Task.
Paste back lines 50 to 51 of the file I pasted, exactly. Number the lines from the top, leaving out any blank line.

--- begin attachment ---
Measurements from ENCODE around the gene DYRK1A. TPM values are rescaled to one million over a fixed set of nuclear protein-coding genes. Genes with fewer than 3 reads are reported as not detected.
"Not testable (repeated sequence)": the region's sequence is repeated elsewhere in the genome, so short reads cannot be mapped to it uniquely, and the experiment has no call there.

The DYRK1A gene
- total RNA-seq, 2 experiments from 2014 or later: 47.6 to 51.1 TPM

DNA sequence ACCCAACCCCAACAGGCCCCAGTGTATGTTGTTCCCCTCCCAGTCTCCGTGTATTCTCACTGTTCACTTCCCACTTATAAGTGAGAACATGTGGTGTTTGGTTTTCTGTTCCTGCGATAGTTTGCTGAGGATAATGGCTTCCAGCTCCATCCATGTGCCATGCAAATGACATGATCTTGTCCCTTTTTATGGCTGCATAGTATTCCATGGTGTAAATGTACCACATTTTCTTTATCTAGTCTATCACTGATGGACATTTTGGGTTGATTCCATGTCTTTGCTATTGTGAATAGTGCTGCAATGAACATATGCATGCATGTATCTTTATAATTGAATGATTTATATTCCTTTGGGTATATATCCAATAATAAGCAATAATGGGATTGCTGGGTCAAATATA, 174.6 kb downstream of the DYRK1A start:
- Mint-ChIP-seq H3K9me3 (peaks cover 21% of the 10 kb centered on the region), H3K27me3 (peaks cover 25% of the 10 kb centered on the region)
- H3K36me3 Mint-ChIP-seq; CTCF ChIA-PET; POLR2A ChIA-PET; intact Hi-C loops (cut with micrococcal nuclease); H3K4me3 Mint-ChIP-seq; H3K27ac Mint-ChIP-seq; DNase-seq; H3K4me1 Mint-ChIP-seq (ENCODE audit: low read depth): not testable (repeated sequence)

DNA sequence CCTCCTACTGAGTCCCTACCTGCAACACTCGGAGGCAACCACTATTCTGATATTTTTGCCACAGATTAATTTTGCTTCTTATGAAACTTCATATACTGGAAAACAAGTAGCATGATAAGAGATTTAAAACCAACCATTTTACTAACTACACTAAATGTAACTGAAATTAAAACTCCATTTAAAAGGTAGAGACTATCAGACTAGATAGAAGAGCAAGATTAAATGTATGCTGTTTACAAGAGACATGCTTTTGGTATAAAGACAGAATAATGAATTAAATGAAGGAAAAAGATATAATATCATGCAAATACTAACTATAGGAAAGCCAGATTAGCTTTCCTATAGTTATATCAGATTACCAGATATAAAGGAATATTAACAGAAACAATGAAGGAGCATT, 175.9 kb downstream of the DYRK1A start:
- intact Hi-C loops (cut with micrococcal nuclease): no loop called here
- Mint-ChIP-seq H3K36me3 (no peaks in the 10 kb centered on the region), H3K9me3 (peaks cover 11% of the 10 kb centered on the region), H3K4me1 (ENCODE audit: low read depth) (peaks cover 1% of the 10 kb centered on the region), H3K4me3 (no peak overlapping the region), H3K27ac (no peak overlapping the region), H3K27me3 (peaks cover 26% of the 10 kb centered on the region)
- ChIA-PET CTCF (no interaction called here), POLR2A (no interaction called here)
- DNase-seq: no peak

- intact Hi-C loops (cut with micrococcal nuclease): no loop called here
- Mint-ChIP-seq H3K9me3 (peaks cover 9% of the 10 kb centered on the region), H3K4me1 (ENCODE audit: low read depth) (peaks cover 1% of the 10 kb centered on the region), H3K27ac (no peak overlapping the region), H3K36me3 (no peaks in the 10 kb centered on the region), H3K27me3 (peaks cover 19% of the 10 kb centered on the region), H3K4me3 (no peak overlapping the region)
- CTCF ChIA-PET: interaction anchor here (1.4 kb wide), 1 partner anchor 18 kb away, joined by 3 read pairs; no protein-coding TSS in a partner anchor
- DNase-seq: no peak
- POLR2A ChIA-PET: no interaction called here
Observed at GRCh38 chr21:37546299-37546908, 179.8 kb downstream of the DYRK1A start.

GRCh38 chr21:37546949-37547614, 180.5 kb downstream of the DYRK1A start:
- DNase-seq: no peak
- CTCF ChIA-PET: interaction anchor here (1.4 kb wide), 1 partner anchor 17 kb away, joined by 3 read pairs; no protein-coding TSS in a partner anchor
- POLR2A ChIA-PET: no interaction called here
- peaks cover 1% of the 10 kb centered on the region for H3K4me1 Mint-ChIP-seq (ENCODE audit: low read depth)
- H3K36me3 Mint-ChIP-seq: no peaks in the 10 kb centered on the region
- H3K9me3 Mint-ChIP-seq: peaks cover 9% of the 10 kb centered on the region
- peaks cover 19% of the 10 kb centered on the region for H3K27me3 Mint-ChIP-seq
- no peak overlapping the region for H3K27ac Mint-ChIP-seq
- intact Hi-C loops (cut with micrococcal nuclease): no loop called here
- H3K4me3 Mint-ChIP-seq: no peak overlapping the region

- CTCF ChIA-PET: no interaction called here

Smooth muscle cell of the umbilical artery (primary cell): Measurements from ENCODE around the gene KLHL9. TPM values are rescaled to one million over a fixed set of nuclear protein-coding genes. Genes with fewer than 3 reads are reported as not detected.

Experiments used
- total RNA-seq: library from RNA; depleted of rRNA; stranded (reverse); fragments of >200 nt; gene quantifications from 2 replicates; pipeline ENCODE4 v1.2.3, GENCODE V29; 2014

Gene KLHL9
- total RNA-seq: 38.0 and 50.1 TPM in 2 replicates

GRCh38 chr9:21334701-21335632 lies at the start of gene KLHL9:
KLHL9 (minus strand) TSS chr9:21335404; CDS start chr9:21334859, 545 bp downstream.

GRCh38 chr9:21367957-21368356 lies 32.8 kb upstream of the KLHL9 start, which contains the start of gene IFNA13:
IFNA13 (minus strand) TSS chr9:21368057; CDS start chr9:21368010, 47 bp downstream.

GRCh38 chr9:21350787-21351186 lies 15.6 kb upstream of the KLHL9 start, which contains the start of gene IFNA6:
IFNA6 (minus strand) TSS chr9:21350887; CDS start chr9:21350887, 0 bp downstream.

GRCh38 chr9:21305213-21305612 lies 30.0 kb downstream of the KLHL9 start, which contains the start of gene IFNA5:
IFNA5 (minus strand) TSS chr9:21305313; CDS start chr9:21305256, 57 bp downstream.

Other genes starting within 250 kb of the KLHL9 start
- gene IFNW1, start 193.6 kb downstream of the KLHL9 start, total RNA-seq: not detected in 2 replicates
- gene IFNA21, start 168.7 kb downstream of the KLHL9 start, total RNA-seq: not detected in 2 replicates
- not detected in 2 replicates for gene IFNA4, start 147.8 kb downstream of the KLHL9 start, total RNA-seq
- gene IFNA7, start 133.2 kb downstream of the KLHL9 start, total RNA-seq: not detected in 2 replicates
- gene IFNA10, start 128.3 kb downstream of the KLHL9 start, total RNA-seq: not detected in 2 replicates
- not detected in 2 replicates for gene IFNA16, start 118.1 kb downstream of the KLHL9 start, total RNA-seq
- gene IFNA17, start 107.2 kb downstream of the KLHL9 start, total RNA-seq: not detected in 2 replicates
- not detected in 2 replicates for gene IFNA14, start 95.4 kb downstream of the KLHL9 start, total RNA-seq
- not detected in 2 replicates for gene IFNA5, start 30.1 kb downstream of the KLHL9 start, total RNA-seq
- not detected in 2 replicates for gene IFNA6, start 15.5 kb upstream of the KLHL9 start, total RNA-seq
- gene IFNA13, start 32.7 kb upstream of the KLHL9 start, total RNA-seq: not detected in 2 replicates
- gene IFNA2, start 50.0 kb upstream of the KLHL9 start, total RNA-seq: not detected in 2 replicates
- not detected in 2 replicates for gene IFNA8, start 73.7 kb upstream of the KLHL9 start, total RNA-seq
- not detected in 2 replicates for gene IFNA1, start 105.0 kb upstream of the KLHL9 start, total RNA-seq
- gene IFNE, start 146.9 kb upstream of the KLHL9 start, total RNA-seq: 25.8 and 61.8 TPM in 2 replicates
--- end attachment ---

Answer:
- not detected in 2 replicates for gene IFNA16, start 118.1 kb downstream of the KLHL9 start, total RNA-seq
- gene IFNA17, start 107.2 kb downstream of the KLHL9 start, total RNA-seq: not detected in 2 replicates